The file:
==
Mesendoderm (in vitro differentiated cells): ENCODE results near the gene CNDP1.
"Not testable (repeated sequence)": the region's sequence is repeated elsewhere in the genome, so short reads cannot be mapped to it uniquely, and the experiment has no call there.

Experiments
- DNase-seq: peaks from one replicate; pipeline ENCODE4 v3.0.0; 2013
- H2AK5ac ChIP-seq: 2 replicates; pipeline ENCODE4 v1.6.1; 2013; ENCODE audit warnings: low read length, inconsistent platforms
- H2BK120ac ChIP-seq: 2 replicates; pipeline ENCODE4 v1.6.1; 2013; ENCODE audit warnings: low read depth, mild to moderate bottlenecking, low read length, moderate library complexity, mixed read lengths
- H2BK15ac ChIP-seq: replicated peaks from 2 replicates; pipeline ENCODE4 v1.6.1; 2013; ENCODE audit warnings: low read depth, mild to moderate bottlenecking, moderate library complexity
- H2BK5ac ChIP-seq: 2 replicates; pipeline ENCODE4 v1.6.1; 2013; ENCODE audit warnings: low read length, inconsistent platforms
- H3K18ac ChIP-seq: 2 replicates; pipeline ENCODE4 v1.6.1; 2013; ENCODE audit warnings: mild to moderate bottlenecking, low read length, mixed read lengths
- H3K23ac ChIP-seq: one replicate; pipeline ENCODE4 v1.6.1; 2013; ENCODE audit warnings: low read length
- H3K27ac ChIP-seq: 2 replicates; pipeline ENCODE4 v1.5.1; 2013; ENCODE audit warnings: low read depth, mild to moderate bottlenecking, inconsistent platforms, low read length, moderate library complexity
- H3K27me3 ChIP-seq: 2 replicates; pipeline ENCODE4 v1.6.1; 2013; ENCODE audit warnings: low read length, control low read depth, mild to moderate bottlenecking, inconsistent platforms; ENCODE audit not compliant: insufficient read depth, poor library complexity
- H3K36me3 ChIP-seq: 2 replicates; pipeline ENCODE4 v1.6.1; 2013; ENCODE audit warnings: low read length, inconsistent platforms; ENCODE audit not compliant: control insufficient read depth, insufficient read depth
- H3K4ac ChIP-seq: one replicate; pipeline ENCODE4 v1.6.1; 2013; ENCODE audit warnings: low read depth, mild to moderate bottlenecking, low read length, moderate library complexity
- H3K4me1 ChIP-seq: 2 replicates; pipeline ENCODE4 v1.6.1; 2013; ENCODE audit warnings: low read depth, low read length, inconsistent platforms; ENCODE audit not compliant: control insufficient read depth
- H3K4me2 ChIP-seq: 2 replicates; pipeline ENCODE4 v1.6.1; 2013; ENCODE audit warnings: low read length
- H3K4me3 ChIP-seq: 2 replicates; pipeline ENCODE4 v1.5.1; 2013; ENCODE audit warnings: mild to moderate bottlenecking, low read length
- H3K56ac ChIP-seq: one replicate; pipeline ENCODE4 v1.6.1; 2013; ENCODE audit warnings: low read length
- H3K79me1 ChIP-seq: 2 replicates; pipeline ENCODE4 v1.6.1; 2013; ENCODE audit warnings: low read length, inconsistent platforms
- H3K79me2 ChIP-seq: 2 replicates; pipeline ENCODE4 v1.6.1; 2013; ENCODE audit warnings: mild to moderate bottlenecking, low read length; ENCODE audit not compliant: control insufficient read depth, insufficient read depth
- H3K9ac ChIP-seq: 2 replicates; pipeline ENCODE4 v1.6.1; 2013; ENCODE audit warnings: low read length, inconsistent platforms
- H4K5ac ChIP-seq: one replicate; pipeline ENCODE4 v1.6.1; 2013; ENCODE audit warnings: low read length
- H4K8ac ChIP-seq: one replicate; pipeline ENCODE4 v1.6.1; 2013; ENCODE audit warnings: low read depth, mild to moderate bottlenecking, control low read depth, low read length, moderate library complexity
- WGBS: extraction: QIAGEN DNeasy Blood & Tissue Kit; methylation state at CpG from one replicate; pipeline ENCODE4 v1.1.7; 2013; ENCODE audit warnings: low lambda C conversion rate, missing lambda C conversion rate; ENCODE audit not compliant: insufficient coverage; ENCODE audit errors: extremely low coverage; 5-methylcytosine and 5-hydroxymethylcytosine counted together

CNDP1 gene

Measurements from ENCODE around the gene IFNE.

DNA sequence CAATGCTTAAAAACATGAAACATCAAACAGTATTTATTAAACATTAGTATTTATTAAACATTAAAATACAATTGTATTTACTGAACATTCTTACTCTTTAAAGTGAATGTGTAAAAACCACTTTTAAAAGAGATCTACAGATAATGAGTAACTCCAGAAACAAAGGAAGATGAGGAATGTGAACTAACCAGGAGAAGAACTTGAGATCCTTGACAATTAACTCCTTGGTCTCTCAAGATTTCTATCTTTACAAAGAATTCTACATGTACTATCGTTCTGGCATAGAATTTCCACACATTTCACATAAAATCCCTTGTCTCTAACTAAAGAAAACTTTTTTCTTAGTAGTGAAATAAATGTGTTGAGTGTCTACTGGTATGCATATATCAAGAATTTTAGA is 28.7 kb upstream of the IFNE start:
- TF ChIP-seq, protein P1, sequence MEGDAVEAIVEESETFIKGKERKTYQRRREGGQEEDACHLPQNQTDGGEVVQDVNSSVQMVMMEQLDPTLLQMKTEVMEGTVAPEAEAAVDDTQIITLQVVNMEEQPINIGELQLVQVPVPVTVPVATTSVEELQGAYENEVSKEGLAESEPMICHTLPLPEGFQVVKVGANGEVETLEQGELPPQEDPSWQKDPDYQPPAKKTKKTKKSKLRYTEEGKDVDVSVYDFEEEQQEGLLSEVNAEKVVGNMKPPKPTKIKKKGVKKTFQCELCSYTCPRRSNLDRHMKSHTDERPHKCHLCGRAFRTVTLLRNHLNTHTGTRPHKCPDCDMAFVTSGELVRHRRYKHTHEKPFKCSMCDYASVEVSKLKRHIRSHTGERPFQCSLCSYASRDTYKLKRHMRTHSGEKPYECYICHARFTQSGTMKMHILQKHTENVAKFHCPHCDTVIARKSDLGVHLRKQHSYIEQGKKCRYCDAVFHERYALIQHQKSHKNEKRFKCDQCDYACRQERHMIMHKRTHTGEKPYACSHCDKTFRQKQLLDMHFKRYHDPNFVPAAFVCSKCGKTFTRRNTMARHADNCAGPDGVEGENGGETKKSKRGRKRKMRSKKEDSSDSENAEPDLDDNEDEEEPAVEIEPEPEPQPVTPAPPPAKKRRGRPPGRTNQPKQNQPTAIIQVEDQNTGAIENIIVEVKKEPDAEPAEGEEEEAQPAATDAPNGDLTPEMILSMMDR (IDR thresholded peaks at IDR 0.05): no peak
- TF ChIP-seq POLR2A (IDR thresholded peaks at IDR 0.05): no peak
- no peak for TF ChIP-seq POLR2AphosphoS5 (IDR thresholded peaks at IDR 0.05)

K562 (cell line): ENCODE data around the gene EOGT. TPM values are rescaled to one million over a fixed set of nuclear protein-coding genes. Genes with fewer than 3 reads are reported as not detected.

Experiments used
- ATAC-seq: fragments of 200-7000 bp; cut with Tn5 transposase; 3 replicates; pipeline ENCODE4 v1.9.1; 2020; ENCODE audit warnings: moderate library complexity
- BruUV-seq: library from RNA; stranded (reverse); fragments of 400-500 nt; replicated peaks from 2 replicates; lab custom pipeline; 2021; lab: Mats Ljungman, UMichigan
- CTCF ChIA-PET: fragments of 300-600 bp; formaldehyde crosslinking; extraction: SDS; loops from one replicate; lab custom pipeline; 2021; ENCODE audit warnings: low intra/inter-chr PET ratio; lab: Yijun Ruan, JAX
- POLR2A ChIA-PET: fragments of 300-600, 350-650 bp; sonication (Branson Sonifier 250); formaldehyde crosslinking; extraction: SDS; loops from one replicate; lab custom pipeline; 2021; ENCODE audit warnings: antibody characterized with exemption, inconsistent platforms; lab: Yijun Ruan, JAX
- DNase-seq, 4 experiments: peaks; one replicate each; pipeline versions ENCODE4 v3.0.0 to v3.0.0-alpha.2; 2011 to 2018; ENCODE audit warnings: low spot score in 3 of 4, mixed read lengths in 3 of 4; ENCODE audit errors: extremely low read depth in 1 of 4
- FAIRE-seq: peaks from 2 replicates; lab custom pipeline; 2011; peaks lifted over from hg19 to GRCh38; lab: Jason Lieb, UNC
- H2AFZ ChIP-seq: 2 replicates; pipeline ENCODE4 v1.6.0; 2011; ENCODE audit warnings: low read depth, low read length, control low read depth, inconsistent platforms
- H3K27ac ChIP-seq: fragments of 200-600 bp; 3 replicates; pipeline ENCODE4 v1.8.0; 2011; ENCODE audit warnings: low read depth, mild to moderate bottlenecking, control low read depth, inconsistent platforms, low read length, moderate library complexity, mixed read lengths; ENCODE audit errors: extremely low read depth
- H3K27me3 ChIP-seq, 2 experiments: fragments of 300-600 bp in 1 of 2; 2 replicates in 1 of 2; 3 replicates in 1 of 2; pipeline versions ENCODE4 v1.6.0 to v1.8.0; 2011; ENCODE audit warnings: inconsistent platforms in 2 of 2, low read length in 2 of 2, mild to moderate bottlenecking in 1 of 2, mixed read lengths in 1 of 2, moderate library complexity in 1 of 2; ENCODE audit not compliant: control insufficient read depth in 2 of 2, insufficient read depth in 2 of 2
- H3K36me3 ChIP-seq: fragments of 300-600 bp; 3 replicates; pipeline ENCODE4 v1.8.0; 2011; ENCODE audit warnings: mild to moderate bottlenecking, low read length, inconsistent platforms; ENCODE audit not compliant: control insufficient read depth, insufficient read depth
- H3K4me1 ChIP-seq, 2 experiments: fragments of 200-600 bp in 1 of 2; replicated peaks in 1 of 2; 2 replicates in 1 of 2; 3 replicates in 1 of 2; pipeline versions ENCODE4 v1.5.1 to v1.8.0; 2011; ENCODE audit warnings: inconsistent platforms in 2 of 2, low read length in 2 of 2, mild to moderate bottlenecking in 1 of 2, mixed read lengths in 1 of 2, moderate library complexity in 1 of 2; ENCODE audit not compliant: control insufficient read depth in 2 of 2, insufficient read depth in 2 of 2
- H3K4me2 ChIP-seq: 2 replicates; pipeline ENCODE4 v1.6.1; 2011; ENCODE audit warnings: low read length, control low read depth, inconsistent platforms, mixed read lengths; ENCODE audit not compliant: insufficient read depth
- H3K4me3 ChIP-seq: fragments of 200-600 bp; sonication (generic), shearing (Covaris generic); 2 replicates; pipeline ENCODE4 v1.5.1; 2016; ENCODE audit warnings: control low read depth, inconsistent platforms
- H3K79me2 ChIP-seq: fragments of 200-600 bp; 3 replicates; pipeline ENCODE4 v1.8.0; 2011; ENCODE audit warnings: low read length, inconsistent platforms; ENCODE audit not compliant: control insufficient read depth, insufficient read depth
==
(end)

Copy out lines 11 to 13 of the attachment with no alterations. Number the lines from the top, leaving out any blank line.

- H3K27ac ChIP-seq: 2 replicates; pipeline ENCODE4 v1.5.1; 2013; ENCODE audit warnings: low read depth, mild to moderate bottlenecking, inconsistent platforms, low read length, moderate library complexity
- H3K27me3 ChIP-seq: 2 replicates; pipeline ENCODE4 v1.6.1; 2013; ENCODE audit warnings: low read length, control low read depth, mild to moderate bottlenecking, inconsistent platforms; ENCODE audit not compliant: insufficient read depth, poor library complexity
- H3K36me3 ChIP-seq: 2 replicates; pipeline ENCODE4 v1.6.1; 2013; ENCODE audit warnings: low read length, inconsistent platforms; ENCODE audit not compliant: control insufficient read depth, insufficient read depth